The reason I wanted to photo this was all the Indian names, in among the occasional regular American ones.  Interesting.  Where are they all based, I wonder?  I’m guessing somewhere in the USA, but what do I know?  Adobe seems to have a lot of places where they could be. And of course, if something like Adobe doesn’t know how to plug a global network of co-workers together, who does?  From where I sit, these Indian guys could be anywhere.  Even so, like I say, interesting.

A lot of the Americans I read on the Internet say that Obama is destroying America, and he seems to be doing as much as he can along these lines.  But there is a lot of ruin in a country, and a lot of ruin in American.  This screen shot suggests that at least parts of the good old American upward economic mobility ladder are working just fine.

Monday June 09 2014

One of the features of a genuinely chaotic cricket collapse is that not only does the batting dressing room descend into chaos.  So does the scoring.  And Cricinfo, God bless it, just descended into chaos this morning.  Batsmen were out, but then remained at the crease, only later to be replaced for no reason.  Wickets were credited to one bowler in his bowling analysis, but to the other bowler where it says how the batsman got out in the scorecard.  Etcetera.  It got so I just didn’t believe it.  And frankly, I was finding it hard to believe.  Gloucester, having made 207-3 in a twenty twenty game yesterday (only for the other guys’ innings to be rained off), descended into the chaos that is 25-5.

Against Surrey.  Hurrah!  All those expensive bowlers finally accomplishing something.  Although actually, the one taking the most wickets so far (if Cricinfo is to be believed) is Matt Dunn, from Egham, who cost Surrey nothing beyond what I’m guessing is a pretty basic wage.

It will presumably calm down.  (Already Gloucester are 55-5.) Gloucester will slog (Geraint Jones and the other Gidman) and scratch (all the other remaining Gloucester batters) to a hundred and something, and by the close Surrey will be eighty for eight, because presumably conditions are not that good for batting.  But just for the time being, let me enjoy this.

I don’t expect you to, but I am keeping up with the rest of the story, at Cricinfo, here.

Other Gidman out!  57-6.

67-7!  67-8!!  Three wickets to Jason Roy, occasional spinner.  Will they even get to a hundred?

LATER: Surrey doing extremely well shock.

Gloucester all out 112, which wasn’t quite as bad for them as once it looked, especially if conditions were as batting-hostile as their score suggested they might be.  But then, at the close, instead of being approximately all out for something very similar, Surrey were 186-0.  Surrey openers Burns and Ansari each having faced about the same number of deliveries as the entire Gloucester side, and nearing centuries.  Burns is nearly there, and Ansari already has a personal best.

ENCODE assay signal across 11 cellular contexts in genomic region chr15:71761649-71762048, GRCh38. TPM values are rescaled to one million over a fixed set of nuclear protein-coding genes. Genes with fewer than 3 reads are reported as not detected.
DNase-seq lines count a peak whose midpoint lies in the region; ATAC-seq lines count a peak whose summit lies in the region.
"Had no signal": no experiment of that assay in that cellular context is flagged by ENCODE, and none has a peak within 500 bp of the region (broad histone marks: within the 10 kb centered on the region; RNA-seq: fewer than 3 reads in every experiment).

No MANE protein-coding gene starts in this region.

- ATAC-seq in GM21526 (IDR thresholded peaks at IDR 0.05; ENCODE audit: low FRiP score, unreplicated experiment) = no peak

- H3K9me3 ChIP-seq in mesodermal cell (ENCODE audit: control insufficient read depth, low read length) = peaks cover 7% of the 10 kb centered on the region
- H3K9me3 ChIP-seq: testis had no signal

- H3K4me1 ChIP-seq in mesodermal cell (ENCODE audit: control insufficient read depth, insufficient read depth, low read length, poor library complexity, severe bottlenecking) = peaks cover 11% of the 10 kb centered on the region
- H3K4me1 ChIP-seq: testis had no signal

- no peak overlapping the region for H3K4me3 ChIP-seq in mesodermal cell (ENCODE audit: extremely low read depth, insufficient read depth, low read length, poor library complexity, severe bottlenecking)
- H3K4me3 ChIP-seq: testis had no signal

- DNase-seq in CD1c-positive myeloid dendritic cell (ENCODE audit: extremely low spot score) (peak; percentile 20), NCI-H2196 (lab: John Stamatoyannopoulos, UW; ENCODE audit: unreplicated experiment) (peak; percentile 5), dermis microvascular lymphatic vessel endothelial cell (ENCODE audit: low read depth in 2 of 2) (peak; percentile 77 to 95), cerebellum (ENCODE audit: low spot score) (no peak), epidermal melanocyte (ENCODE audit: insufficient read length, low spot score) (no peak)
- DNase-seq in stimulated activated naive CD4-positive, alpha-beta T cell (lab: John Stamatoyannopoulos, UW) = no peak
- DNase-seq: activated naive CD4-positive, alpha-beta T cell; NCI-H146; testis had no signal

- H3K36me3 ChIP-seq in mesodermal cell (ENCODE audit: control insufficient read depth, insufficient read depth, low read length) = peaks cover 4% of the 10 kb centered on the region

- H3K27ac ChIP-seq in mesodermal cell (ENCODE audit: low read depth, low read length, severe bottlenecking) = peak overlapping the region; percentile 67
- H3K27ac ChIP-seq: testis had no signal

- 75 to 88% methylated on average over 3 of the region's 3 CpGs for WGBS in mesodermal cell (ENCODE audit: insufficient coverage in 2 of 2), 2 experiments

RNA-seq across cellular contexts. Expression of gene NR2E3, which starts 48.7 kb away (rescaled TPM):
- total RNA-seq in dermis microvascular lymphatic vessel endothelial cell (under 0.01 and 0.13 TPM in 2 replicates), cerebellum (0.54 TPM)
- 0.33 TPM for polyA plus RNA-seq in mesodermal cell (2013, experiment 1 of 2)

I did not see that coming.

Reminds me of this.

TUESAY MORNING:

Ansari didn’t get to a hundred, his personal best now being 98, but Burns is past a hundred and still going.

Rather more excitingly, Alphonso Thomas of Somerset has just become the first person, unless I am much mistaken, to take four wickets with four consecutive balls, against Sussex.  And these were not tailenders.  Sussex began the day twenty something for no wicket and are now thirty something for five, Thomas having taken a hat trick with the last three balls of over 17 and then another top order wicket with the first ball of over 19.  My vague impression is that Malinga recently took four consecutive wickets in the final over of an IPL T20 slog, but that this is the first time this has been done in a proper game in proper circumstances, so to speak.  There will be plenty of discussion of this feat, so my hunches will soon be confirmed or denied without me having to do the digging.

The reason county cricket often excites me is that I have the scores puttering away on Cricinfo, in the background.  So, when big things happen, they often happen to me all at once.  The first I heard about Thomas taking any wickets at all was when he had already taken three, and when another guy had already taken another in over 18.

LATER: No, four in four in first class cricket is not rare.  It just hasn’t happened in test cricket.  Plus, I think the Malinga thing was in an international T20 game, rather than merely in the IPL.  So he is the only one to have done this in an international.  I knew you’d be excited.

Saturday May 31 2014

Yesterday was the last Friday of the month, and that means a do at my place.  This time I remembered to take photos:

image

I’m not expecting many marks for artistic impression with that one, but it gets across what these things are like quite well.  It’s not a big place, so there’s only room for a few more than a dozen, a dozen in comfort, and that is always the number of people that seems to show up.  (There were a few more present last night than you can see in that picture.)